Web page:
Expert comments “ The regulator should be the private industry” India will require 12-13 million job additions every year but this has not been possible because the industry does not recognize certification. The industry must mandate certification. Hari Menon , CEO, IndiaSkills The innovation of Human capital will play a central role in what I call “country competitiveness” , which will be the single defining factor for us to succeed as a global country or to fail. Vineet Nayar, Vice Chairman & CEO, HCL Technologies
Expert comments Until players in the skilling field look at the urban-non-poor as one sector and the rural-tribal-poor as another sector , they will not capitalize on the whole opportunity. Meera Shenoy, Executive Director, Centre for PWD Livelihoods and Wadhwani Foundation “ Value creation, empathy and a future outlook” The three critical success factors applicable in the industry are: ability to bring a unique value proposition; ability to empathize with the students; and the ability to look into the future as all industries live in the present . Uma Ganesh, CEO, Global Talent Track
Expert comments “ The industry is still fragmented & unstructured” There are three drivers determining how the industry will evolve: first is the quality of students. Secondly, a clear over-capacity in engineering and management institutes. Thirdly, there is some kind of legislative pressure. Amit Bhatia, Founder & CEO, Aspire India “ Getting a job is not enough” The biggest problem is that we do not have a sustainable model running the employability program. Only when the candidate succeeds can they create a pipeline for others to come in. T. Muralidharan, Chairman, TMI Group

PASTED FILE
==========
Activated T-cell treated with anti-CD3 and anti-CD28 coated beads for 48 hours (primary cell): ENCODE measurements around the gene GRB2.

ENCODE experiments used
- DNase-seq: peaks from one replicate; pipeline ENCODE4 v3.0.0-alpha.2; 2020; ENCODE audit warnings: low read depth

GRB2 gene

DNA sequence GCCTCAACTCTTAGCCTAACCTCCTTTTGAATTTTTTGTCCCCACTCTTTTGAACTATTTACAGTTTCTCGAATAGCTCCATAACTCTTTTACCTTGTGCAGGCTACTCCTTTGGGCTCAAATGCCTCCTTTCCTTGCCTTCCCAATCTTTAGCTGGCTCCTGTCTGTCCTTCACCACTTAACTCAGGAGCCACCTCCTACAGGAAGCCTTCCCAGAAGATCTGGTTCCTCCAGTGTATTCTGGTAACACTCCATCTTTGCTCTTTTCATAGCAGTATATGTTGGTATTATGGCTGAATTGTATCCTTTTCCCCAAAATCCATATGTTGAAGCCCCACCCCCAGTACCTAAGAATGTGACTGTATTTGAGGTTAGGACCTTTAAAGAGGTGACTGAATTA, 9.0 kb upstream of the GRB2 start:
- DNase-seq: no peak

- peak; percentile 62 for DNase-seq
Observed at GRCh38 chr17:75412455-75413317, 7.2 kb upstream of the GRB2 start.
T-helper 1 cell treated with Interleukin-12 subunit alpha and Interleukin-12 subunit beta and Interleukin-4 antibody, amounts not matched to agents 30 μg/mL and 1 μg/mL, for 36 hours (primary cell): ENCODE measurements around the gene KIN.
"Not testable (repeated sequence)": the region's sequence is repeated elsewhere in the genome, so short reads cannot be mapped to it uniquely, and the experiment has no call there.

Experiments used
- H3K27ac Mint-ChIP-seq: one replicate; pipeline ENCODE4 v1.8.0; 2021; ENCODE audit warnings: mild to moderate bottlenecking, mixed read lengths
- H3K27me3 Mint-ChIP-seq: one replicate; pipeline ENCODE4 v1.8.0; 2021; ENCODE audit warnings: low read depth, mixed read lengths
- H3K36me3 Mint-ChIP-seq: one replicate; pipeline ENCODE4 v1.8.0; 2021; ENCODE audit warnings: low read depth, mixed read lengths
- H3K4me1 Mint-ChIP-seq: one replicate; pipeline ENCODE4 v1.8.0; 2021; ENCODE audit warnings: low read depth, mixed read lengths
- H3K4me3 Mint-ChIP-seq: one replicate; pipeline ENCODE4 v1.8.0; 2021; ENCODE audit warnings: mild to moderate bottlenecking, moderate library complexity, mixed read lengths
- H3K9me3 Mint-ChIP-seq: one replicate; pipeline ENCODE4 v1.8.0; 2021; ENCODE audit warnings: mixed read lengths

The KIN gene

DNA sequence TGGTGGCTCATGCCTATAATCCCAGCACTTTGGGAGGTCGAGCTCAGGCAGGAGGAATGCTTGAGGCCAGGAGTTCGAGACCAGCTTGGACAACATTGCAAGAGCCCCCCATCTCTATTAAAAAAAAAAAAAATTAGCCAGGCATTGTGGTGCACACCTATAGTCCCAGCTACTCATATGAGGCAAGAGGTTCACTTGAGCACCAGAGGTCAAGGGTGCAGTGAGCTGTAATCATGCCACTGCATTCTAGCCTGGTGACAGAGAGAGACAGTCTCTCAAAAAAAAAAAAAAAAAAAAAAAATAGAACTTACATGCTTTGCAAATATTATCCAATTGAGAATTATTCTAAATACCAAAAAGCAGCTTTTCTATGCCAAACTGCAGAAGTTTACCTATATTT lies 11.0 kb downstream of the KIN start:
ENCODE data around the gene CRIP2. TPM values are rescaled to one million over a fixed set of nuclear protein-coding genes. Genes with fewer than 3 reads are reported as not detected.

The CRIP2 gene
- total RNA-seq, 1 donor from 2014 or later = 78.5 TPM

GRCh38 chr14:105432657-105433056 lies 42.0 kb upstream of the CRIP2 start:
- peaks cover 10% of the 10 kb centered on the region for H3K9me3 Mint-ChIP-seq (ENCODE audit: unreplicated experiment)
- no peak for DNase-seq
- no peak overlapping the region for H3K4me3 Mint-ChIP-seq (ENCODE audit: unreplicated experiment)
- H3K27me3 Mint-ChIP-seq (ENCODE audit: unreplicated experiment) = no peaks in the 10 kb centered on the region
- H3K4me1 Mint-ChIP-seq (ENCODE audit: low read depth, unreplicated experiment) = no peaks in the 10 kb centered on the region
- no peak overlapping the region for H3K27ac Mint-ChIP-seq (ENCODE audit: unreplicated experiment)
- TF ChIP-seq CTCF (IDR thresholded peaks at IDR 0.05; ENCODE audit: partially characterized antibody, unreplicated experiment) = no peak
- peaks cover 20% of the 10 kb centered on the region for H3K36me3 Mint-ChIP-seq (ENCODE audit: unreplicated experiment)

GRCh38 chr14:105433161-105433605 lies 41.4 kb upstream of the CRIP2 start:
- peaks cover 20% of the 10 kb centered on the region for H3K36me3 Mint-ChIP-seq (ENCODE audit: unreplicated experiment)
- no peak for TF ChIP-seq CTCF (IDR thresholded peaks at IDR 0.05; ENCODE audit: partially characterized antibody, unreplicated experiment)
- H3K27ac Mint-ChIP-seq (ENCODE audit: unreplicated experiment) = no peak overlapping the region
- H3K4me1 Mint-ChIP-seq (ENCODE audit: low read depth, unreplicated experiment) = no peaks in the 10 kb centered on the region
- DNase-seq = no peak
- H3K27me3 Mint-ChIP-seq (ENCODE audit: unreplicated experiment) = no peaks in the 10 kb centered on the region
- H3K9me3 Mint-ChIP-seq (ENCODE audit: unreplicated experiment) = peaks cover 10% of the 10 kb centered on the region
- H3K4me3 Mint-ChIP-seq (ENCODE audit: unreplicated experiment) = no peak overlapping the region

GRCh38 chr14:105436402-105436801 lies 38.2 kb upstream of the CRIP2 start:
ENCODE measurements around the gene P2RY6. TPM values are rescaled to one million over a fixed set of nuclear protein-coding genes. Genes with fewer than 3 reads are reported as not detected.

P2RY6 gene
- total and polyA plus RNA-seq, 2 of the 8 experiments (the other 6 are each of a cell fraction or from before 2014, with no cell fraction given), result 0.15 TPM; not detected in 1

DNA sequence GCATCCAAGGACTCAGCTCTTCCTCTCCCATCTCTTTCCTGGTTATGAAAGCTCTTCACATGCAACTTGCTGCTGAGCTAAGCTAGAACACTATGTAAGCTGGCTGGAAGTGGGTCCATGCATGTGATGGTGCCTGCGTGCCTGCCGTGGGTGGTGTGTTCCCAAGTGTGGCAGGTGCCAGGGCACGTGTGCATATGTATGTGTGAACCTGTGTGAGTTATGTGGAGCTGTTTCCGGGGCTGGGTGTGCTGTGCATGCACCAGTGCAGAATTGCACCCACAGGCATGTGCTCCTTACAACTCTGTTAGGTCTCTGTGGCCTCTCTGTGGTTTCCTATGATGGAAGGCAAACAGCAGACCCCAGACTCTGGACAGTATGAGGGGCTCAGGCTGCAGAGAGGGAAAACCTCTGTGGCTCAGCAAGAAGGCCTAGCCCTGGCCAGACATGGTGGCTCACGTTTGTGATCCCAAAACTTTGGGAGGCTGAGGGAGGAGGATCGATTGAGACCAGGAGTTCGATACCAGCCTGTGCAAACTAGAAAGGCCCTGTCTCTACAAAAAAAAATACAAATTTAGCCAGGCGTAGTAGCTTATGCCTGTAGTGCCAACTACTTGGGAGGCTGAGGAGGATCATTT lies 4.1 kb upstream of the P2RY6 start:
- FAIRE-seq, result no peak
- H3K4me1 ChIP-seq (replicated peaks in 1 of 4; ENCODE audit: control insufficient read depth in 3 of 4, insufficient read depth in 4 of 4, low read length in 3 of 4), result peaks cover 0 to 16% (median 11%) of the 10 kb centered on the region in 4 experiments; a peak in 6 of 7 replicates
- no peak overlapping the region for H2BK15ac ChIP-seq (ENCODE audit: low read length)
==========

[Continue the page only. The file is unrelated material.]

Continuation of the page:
Expert comments “ There is a need to address the technical skill gap” When talking about skill development, India requires to focus on both engineering skills and soft skills. There are not sufficient companies which have taken charge of addressing the technical skill gap. Mukesh Sharma, CEO, CRISP “ Huge growth and challenges ahead” As identified by NSDC, the extent of informal employment is estimated to be about 92% between 2008 & 2012. This indicates the importance of the informal sector and the need for skill building therein. Santosh Choubey, Chairman & Managing Director, AISECT
Expert comments “ Industry should take charge of talent as part of their own supply chain.” If you look at the demographics of the world, one finds that the countries that are richest in terms of GDP per capita actually have a shortage of human capital. Arun Maira, Member, Planning Commission, Govt. of India “ Industry should recognize skill development & certification.” The growth and future of the skilling industry actually depends on how the industry takes to ensure it and recognize certification. There are many players in the industry doing a lot of innovative things, and I think it should be left like that. Sougata Roy Choudhury, Director - Skills & Affirmative Action, CII